A $4.2 billion spending plan proposed by County Executive Isiah Leggett on Tuesday cuts the county schools system’s construction budget and puts an important Rockville school project on hold.
The cuts include a two-year delay in building a new elementary school in the cluster at the former Hungerford Park Elementary School site.
The budget proposal cites a $3.45 million cost saving from the delay, which would buy the county time to relocate the from the West Edmonston Drive site to the former Broome School on Twinbrook Parkway without first finding a temporary home for the center.
Leggett’s six-year plan covers fiscal 2013, which begins July 1, through fiscal 2018.
The proposal includes $1.36 billion for Montgomery County Public Schools—a 3 percent cut to the previous biennial plan. It is $134 million less than requested by the county school board.
“It’s not affordable,” Leggett (D) said of the school system’s budget request, The Gazette reported. “I understand their desire and the request for that, but we cannot fund the system on an unsustainable level. We are not going to build more schools at a rate that we can no longer afford.”
The cuts are the first to the school consturction budget in more than 20 years, The Washington Examiner reported. It comes as the school system’s enrollment grew to an all-time high of 146,500 students in 200 schools this school year.
Leggett’s plan calls for funding for two new elementary schools, one new middle school and classroom additions at six elementary schools and one middle school.
Click the PDF at the right of this article for more details on the plan.
The plan calls for pushing back, by one year, nearly all middle school modernization projects and all high school modernization projects, including at and . The school board had voted to keep the modernization on schedule. Leggett's also recommended reducing money for technology modernization.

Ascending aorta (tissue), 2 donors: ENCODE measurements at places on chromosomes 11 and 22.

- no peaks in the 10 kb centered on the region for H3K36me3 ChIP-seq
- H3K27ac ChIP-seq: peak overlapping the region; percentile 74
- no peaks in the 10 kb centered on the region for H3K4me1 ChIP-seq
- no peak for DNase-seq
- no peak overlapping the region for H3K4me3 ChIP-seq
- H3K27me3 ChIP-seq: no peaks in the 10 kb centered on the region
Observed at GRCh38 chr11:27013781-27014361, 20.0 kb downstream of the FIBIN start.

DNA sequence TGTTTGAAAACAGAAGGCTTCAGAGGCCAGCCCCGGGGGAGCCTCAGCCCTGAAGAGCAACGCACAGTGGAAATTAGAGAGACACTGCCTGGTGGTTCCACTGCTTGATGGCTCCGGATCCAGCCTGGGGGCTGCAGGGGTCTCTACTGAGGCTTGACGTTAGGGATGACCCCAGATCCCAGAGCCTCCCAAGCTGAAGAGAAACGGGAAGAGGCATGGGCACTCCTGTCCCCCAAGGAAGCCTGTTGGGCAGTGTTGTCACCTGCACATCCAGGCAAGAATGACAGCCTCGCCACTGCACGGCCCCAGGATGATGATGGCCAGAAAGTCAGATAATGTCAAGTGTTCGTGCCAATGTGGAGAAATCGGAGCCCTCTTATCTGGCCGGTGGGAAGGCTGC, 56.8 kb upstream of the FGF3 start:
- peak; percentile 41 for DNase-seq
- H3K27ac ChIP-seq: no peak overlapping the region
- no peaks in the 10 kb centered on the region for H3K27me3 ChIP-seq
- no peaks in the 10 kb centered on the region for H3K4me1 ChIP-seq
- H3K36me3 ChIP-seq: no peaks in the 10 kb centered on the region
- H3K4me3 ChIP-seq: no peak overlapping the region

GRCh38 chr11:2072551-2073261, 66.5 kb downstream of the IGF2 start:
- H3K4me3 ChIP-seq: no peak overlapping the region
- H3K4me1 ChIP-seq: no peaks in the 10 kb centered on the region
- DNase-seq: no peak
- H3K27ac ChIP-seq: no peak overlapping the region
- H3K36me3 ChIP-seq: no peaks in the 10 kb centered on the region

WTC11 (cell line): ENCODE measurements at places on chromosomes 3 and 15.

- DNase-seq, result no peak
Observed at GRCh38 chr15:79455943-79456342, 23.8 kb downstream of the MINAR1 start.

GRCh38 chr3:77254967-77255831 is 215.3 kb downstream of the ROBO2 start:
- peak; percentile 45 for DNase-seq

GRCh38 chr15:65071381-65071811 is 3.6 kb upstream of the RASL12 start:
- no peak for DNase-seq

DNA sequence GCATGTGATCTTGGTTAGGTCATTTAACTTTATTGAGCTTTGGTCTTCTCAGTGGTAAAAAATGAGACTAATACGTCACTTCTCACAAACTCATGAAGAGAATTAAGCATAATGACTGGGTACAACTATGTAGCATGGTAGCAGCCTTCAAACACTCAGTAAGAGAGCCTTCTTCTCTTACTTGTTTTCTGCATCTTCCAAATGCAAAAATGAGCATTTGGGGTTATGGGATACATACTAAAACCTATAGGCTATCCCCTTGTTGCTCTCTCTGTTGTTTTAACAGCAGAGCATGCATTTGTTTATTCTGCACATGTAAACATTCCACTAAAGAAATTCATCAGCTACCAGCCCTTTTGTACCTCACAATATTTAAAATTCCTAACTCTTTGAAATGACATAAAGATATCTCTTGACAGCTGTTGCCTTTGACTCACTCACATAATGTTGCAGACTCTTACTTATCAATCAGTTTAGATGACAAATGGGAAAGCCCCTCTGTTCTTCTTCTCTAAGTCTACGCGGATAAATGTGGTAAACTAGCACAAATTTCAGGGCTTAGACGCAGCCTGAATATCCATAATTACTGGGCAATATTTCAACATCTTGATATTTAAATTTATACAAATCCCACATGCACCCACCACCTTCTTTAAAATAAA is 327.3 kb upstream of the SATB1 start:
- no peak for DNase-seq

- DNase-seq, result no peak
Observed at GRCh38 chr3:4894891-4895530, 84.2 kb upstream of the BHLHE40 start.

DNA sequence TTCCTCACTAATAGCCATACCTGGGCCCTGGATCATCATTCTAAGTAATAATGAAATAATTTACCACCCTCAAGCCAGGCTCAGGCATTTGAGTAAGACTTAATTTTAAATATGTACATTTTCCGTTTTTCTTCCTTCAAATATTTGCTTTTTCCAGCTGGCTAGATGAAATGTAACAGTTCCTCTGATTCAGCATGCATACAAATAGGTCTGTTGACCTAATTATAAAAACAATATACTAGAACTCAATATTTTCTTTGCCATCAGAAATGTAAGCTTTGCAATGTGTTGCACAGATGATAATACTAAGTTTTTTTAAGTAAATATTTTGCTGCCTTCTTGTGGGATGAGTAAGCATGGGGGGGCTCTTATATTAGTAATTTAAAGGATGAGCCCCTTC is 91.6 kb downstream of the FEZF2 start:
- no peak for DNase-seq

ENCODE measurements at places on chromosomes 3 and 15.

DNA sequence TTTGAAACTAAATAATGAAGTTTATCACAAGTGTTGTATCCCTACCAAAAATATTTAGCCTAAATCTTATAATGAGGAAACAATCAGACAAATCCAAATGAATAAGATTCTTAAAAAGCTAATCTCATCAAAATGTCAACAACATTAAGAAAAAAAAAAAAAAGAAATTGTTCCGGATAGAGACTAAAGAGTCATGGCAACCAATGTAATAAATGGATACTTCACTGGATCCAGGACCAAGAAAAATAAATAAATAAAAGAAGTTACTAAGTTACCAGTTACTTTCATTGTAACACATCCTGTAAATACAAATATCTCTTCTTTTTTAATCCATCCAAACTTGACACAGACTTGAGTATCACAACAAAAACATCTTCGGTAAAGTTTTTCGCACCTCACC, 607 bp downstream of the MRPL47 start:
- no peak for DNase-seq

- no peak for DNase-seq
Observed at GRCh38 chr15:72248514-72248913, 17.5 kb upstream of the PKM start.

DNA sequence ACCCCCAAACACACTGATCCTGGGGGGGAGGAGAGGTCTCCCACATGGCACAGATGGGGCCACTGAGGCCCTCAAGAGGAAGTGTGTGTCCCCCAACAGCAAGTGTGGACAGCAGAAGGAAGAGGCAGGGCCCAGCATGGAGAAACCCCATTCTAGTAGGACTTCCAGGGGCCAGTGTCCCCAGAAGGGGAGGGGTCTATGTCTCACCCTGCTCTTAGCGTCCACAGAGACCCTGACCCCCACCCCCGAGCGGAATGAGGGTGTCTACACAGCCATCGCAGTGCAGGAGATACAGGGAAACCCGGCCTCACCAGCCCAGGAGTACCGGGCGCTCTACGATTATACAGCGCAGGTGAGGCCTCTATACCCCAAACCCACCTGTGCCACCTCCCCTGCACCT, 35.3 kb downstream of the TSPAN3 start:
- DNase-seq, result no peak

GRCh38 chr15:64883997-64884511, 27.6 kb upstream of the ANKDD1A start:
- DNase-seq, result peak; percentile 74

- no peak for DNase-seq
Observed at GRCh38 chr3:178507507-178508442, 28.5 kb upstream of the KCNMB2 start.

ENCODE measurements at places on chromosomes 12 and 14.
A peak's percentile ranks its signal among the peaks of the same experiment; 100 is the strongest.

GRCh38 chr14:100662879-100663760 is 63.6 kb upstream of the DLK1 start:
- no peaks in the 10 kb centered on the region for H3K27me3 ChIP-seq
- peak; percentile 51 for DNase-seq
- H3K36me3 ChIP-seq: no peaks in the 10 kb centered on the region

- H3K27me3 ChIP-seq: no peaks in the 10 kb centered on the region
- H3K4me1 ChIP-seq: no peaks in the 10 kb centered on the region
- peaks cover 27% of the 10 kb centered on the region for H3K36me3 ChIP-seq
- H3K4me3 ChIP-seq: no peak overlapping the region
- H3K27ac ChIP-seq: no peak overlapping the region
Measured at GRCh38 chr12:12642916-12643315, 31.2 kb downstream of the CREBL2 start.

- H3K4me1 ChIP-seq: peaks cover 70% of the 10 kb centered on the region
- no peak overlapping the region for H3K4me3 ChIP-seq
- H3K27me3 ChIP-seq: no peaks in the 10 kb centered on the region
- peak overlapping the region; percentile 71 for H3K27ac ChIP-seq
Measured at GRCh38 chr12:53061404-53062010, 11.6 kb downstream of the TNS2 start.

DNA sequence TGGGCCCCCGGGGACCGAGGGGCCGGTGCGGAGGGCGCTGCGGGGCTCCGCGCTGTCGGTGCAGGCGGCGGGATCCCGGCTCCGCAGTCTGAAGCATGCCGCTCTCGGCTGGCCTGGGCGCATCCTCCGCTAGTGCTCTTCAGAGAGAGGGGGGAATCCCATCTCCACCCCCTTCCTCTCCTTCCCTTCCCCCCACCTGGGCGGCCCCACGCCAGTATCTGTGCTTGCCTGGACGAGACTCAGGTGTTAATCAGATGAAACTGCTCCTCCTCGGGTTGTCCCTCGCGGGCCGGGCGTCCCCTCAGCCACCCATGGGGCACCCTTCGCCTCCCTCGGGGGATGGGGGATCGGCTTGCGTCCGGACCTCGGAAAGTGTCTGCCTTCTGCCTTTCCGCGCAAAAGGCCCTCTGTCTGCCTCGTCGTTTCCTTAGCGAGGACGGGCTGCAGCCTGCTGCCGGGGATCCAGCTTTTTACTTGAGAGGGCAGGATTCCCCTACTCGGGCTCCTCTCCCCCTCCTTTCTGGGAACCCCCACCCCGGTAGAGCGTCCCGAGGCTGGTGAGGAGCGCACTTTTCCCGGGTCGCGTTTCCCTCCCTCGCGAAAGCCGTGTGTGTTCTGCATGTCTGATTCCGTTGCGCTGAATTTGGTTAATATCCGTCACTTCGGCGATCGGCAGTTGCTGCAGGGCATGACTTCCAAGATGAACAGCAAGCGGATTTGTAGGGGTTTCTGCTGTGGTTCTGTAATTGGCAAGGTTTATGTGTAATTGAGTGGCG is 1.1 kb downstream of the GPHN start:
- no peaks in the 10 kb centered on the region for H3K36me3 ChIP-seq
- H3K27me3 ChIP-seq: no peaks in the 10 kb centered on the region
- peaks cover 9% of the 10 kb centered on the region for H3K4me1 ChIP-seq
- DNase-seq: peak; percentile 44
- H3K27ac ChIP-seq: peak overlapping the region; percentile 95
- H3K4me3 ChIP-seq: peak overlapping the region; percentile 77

Funds have also been included to support social services centers at several schools. Most notably for Rockville are a wellness center at —which serves students from King Farm, and a Linkages to Learning Center at .
“We know the county executive had to make some very difficult decisions in developing this recommendation and we appreciate his continued dedication to the capital needs of MCPS,” county school board President Shirley Brandman said in a news release from the county school system. “However, we are disappointed that our [capital improvement program] request has been reduced. If approved, the county executive's recommendation will delay many important projects and infrastructure improvements."
Gov. Martin O’Malley (D) recently proposed a $350 million increase to state aid for school construction. Brandman (At large) of Bethesda said she hopes that Montgomery County will get more than the $40 million it anticipates from the state in fiscal 2013.
So far, the state’s Interagency Committee on School Construction has recommended $24 million for county schools. The balance of the state aid will be decided by the state’s Board of Public Works after the General Assembly approves the fiscal 2013 state budget in April.
“I know the county and the state both care deeply about education and the serious facility needs of our public schools,” Brandman said in the news release. “We will work with the governor, the legislature and county leaders to make sure all MCPS students have a place where they can learn, grow and thrive.”
The budget plan assumes the county will receive $93.1 million in state aid, including $17.3 million for addressing growing enrollment at .
The college’s $8 million capital budget increase is due in part to several construction projects on its Rockville campus, Leggett told The Washington Post.
The plan continues funding for the renovation of the Science East Building and leverages state money for the renovation of the 40-year-old Science West Building.
It also calls for keeping the college’s Rockville Student Services Center on schedule and for completion of the college’s Rockville Science Center in fiscal 2013 and of a tennis court and parking lot relocation in fiscal 2014.
The proposal does not fund a $34.2 million request by the college to build a parking garage on the Rockville campus, due in part to the project not being eligible for state aid.
The plan also calls for $20.1 million for a garage at the . The garage is scheduled to be completed in fiscal 2017. Its construction is dependent on state aid to construct a Biomedical Sciences/Engineering building on a surface parking lot on the campus.
The County Council will hold public hearings on the six-year plan on Feb. 7-9, beginning at 7 p.m. each night at the . The Feb. 9 hearing will focus on the school construction proposal.
The County Council is expected to approve the plan in late May.